Peyton Manning's two interceptions v. Seahawks: Rust or overconfidence?
A lot of Broncos fans shrugged off Peyton Manning's first interception of the preseason against the Chicago Bears. And plenty of those boosters are also writing off the two additional picks he threw in his second outing, a 30-10 Seattle Seahawks victory in Denver. But should they be? After all, the second toss, in particular, suggests that more than rust was at play.
The game started out ugly for the Broncos on the offensive side of the ball. After an early three-and-out in which two failed running plays sandwiched an effective pass to Joel Dreessen, Manning was handed a gift courtesy of David Bruton, a special teams monster whose partial block of a Seahawks punt gave Denver possession at the Seattle 24 -- and he took advantage with a fifteen-yard completion to Eric Decker. But on the next play, he hucked the pigskin into the giant paws of Red Bryant, leading to a deflection grab by the 'Hawks' K.J. Wright that killed the mini-drive on the doorstep.
Because this apparently bad play by Manning can just as easily be interpreted as a fine one by Bryant, it's tough to judge the gaffe too harshly. But that's not the case with interception number two. In that instance, Manning tried to hit Eric Decker on a longish heave during which the hunky receiver was surrounded by not one, not two, not three but four Seahawks -- and when the ball sailed on him by yards, not feet, Seattle's Jeron Jackson was able to haul in the catch looking more like a punt returner than a defender.
Yeah, yeah, these things happen, particularly during preseason. But given the type of coverage on Decker, Manning's decision to throw the pass in the first place was highly dubious. Only pinpoint accuracy would have given the Broncos a chance for success, and this description definitely didn't apply.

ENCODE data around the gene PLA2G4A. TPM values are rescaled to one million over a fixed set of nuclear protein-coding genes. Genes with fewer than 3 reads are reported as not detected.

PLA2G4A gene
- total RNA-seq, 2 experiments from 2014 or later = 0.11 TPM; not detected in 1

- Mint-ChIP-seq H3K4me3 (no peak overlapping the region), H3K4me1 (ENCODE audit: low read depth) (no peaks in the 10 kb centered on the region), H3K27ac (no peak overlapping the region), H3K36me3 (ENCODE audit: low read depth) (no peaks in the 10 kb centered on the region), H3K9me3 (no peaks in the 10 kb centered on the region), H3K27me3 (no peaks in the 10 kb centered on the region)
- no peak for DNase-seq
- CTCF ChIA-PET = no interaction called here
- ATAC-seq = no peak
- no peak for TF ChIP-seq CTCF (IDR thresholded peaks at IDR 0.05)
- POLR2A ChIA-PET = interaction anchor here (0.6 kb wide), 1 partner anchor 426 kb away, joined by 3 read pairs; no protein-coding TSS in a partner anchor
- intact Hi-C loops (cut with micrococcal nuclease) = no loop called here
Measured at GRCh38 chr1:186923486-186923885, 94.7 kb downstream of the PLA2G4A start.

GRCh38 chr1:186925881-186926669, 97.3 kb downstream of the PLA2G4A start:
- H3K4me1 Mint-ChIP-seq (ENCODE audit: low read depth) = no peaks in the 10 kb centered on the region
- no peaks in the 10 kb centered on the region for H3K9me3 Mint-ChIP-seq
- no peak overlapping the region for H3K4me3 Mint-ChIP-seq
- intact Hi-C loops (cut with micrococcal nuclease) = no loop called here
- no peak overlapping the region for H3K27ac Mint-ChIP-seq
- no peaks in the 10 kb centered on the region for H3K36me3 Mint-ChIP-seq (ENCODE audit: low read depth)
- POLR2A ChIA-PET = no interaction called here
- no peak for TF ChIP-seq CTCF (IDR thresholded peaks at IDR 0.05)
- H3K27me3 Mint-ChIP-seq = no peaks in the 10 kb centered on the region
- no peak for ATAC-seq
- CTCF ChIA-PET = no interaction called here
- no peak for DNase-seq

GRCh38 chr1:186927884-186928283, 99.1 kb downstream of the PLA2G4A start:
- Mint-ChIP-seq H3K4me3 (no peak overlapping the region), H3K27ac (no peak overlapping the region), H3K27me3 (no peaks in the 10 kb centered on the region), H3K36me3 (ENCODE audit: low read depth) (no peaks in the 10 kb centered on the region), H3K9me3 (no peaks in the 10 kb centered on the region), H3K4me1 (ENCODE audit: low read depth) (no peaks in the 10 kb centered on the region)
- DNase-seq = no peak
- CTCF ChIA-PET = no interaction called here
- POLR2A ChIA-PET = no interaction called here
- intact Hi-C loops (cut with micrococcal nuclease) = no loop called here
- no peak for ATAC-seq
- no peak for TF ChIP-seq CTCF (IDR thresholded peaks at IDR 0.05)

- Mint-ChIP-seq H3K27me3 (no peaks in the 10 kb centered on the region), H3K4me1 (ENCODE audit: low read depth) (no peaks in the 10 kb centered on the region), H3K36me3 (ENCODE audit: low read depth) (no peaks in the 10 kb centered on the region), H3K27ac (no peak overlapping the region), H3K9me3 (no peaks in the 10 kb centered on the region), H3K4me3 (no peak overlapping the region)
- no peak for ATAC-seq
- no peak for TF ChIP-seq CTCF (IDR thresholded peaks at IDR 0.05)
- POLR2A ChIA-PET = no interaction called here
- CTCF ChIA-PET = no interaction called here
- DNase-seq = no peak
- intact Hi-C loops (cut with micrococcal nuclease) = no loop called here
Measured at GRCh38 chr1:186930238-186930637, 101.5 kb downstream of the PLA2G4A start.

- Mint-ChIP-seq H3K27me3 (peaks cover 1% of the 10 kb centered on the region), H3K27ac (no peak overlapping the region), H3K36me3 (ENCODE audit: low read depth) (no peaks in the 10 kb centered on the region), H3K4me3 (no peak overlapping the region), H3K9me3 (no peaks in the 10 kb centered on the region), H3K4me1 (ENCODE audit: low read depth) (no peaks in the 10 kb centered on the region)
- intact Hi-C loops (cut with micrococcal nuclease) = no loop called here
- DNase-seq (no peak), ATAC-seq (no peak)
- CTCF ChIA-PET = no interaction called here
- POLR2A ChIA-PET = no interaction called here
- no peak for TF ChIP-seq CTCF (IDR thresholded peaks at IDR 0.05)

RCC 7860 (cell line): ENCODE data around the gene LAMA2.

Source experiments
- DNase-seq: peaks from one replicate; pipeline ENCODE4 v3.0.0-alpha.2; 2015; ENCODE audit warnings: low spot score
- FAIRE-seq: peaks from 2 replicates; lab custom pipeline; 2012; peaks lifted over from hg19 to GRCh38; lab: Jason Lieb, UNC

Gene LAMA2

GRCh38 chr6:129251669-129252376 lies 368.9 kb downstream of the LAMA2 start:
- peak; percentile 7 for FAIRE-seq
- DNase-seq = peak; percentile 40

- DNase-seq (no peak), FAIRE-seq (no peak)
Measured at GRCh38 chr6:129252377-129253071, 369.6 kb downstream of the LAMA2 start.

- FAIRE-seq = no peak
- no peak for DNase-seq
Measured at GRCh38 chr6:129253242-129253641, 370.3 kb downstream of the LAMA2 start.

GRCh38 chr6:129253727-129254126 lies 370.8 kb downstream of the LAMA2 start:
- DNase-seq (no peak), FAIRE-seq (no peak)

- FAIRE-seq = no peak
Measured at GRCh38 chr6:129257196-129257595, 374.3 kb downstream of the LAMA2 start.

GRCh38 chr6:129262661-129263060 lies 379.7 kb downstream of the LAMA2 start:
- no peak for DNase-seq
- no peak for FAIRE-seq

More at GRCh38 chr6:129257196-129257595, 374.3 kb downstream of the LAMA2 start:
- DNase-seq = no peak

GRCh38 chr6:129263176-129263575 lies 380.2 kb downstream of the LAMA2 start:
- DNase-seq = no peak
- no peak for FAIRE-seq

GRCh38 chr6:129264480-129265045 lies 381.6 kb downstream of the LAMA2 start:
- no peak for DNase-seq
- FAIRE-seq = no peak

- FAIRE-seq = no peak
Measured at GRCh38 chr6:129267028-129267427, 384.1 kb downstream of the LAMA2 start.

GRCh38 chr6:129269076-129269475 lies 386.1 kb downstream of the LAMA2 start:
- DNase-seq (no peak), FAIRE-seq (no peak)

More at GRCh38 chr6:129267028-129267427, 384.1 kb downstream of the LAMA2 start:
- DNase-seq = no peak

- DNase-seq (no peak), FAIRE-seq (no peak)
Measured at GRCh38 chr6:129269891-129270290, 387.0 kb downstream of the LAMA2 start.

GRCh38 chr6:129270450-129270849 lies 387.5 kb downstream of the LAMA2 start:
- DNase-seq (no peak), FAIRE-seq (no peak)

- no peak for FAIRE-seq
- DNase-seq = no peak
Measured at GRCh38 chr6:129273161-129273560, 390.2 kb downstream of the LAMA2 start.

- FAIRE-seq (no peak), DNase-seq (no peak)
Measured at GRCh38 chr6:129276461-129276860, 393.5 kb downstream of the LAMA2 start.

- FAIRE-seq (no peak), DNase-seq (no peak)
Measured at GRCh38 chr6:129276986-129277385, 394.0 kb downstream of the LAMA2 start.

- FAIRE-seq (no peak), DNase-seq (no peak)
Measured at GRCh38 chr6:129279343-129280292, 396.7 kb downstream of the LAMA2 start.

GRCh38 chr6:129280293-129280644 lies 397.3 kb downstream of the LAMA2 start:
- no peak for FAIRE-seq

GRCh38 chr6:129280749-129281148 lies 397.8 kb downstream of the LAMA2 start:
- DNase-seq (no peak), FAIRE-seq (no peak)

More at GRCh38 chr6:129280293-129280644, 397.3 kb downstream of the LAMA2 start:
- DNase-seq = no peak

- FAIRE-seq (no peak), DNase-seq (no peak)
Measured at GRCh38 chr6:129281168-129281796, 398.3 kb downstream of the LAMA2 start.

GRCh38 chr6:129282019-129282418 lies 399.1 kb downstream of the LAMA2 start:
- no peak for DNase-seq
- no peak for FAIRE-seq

Manning was able to pull off this kind of trick earlier in his career, but he was doing so with less frequency even before the neck injury that put him on the shelf for more than a season. Which raises these two questions: Is Manning deluding himself into thinking he hasn't suffered a deterioration of skills that's entirely natural for veteran quarterbacks? And if so, will he continue to make mistakes by trying to make risky throws he might have managed in 1999 but has little chance of pulling off in 2012?
Such matters are likely to dominate the Peyton conversation during the early part of the season. Manning looks solid in most respects, and he shook off his first real hit of the campaign, courtesy of Bruce Irvin, with no apparent ill effects. But if he can't adjust his game to match his current physical abilities, the Broncos may be looking at a lot more scoring opportunities that die in the arms of a rival defender.
Here's a highlight reel of Manning's night.
More from our Sports archive: "Videos: Peyton Manning looks great, okay, bad in first preseason game for Broncos."